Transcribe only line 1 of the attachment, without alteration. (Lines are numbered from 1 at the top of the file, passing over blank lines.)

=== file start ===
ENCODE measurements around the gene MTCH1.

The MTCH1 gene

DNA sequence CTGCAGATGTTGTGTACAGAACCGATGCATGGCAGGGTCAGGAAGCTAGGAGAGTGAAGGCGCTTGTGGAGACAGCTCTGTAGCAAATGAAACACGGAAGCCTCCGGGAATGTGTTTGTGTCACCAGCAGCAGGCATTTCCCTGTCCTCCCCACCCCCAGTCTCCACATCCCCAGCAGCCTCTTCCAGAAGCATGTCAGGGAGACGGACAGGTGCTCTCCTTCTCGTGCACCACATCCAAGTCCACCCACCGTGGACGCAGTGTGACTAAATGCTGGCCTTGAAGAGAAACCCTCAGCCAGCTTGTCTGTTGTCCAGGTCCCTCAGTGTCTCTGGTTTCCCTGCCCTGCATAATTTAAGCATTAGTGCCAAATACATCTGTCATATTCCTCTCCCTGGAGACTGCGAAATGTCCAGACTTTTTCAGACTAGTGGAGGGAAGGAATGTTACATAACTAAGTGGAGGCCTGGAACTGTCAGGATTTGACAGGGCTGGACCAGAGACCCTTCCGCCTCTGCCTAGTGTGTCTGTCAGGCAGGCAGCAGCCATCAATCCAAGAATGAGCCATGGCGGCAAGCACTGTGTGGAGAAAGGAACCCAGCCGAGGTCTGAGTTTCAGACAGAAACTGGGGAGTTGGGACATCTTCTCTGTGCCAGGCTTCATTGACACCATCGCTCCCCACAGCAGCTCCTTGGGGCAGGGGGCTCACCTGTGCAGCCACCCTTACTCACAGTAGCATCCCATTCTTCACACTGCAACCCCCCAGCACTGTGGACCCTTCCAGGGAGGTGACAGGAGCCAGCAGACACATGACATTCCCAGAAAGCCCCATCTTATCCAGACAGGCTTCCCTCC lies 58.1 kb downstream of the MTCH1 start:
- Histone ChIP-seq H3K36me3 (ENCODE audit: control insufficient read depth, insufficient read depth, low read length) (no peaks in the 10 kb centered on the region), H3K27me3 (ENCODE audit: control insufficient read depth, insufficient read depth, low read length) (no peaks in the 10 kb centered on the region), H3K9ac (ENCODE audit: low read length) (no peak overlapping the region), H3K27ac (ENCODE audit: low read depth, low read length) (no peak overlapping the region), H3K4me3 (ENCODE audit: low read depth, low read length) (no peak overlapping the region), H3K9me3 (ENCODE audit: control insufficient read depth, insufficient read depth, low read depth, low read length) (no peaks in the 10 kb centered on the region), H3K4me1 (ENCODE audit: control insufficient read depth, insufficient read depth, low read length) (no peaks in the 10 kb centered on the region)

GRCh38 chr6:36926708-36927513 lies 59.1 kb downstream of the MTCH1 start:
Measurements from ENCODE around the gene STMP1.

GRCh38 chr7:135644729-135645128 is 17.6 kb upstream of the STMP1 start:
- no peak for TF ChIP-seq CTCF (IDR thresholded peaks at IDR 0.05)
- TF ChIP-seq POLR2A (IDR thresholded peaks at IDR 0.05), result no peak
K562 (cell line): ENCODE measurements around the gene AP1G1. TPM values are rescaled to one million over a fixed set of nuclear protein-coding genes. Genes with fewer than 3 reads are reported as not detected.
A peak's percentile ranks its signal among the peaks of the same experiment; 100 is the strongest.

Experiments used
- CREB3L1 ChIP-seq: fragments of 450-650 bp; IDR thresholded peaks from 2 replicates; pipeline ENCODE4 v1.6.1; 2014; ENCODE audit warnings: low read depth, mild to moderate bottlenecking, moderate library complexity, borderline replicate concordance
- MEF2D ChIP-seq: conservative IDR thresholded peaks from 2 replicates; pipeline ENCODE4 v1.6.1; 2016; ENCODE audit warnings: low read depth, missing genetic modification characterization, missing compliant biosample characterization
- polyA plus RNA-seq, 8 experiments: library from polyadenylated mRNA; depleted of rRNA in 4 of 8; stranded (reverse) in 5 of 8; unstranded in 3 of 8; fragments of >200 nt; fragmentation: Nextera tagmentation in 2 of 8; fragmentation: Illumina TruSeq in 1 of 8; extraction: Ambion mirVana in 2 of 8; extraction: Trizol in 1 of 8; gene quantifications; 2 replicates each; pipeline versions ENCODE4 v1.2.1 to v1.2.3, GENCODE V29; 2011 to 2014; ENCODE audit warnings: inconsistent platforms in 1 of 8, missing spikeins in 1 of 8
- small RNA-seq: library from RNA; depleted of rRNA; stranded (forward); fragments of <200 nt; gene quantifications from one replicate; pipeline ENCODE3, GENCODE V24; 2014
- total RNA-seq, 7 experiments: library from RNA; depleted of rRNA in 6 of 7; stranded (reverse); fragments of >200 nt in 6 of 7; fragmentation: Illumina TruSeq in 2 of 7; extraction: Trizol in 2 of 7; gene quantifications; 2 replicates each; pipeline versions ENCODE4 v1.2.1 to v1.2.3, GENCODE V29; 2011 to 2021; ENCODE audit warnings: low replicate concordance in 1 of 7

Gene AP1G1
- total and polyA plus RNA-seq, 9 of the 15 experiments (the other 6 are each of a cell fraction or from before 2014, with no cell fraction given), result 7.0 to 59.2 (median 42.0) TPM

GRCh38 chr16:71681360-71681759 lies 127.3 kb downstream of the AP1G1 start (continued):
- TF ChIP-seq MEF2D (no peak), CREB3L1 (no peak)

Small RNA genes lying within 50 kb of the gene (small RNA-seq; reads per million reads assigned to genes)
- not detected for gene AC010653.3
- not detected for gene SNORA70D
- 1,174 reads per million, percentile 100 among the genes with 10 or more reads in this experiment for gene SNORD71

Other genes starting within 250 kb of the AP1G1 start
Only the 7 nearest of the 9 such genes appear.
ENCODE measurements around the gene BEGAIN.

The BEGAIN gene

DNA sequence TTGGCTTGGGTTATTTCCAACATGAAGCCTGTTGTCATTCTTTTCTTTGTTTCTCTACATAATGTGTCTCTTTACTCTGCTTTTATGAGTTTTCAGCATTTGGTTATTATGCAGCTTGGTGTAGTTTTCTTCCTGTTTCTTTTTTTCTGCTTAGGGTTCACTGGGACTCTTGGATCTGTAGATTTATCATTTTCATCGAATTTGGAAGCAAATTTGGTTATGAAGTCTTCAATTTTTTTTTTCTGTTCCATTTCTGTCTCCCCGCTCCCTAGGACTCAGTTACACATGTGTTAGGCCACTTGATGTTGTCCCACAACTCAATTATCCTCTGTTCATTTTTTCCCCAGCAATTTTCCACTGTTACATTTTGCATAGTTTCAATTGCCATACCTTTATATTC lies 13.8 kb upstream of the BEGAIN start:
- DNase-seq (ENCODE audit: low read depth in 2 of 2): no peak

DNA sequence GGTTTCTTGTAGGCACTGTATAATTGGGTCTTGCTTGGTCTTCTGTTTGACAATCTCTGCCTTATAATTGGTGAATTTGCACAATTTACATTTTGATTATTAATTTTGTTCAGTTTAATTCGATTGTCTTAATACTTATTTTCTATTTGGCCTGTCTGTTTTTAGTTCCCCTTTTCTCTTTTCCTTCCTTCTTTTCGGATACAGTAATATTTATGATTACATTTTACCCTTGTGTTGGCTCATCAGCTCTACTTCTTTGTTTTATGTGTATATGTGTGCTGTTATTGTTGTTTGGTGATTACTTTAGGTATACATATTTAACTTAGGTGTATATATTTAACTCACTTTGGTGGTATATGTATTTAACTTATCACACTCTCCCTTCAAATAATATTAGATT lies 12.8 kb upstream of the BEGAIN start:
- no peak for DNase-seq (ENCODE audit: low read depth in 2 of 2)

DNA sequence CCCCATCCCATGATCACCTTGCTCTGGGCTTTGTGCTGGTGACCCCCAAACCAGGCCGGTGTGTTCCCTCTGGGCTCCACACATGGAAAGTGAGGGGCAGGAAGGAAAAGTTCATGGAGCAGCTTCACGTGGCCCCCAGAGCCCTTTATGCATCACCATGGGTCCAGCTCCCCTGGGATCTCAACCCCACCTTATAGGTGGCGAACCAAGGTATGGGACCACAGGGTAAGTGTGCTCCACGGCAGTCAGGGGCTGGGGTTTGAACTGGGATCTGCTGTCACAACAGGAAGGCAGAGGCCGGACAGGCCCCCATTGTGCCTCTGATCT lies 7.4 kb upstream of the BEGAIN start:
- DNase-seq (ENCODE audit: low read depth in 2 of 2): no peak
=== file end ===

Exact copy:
ENCODE measurements around the gene MTCH1.